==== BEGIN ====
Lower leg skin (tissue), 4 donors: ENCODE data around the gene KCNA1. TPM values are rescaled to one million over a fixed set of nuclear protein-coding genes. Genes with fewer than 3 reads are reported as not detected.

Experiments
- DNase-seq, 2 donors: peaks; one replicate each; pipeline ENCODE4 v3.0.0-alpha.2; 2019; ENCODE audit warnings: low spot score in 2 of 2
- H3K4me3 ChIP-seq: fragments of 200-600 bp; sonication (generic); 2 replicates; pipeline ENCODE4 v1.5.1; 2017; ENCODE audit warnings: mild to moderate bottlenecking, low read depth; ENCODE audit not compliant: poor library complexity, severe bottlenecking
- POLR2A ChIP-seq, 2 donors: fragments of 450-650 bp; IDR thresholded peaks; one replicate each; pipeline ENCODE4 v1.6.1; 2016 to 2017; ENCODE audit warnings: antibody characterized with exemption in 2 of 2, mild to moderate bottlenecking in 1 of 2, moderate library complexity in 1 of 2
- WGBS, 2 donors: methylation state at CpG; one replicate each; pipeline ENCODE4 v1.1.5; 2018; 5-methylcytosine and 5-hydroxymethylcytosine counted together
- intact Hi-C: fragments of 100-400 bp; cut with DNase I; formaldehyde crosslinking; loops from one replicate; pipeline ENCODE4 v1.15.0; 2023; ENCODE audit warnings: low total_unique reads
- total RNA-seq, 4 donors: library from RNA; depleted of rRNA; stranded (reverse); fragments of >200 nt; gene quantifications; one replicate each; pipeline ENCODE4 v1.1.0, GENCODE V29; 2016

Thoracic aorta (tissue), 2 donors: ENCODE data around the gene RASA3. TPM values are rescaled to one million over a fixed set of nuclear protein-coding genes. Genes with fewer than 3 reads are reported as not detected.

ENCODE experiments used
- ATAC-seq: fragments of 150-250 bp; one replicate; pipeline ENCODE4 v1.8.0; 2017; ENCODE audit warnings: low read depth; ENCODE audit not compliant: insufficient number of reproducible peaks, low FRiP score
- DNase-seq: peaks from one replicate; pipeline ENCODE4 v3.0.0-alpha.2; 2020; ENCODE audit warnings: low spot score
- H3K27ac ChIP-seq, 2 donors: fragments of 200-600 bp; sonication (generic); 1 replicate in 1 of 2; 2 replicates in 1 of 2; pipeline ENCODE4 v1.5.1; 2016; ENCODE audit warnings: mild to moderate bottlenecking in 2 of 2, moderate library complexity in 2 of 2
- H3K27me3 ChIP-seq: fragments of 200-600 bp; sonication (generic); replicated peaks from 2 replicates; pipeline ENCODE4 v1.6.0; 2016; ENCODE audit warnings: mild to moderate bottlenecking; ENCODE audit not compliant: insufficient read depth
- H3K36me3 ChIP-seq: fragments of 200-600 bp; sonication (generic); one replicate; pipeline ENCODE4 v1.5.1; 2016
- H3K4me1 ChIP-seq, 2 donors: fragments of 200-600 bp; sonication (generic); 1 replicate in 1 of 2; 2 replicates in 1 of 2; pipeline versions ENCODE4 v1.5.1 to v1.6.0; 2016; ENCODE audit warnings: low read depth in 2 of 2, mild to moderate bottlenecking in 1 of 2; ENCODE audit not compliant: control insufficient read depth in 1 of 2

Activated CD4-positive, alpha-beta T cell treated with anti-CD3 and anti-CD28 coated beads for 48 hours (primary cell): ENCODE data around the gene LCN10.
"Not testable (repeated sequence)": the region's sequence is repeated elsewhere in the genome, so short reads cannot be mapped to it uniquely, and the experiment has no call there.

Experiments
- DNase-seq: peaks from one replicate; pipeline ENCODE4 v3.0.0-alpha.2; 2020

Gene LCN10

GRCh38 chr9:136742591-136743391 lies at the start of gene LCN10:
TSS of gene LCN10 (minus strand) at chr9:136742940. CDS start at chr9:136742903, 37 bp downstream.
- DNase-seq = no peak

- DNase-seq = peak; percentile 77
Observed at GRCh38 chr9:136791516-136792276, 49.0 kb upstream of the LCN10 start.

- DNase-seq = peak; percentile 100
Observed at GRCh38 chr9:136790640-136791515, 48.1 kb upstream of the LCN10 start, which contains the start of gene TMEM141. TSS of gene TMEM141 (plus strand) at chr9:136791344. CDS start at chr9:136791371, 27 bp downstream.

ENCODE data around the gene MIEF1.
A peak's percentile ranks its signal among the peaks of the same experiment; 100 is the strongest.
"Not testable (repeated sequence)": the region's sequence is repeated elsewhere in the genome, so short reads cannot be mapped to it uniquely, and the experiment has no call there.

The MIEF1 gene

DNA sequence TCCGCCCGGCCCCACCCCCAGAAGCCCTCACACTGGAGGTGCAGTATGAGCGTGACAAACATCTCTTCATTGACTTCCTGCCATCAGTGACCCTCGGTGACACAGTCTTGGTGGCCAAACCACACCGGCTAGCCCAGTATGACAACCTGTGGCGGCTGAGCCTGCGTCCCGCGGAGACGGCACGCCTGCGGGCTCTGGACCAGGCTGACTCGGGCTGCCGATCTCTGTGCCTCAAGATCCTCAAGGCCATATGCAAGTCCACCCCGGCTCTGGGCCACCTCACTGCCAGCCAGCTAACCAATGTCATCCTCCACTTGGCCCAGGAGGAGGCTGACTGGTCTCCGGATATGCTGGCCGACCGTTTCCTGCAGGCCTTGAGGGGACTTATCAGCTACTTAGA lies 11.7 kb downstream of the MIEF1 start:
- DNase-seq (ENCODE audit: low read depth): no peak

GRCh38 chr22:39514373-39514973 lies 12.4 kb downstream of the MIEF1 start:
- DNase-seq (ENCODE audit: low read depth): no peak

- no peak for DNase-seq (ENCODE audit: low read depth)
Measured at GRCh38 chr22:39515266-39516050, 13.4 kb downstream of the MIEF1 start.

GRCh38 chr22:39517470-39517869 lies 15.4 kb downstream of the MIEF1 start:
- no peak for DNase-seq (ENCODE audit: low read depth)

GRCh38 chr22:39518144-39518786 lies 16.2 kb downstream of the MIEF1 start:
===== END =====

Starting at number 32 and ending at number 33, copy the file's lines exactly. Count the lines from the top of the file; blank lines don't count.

The MIEF1 gene

DNA sequence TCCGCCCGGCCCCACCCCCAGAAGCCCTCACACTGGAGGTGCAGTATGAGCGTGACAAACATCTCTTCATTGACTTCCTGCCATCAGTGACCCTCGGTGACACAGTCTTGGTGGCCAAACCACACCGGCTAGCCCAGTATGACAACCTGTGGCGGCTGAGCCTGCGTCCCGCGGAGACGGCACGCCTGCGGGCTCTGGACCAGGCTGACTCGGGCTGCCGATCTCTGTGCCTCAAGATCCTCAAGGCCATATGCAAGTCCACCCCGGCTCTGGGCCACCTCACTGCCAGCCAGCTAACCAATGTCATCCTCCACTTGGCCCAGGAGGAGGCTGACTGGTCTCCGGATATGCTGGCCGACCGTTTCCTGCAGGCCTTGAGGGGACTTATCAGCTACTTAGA lies 11.7 kb downstream of the MIEF1 start: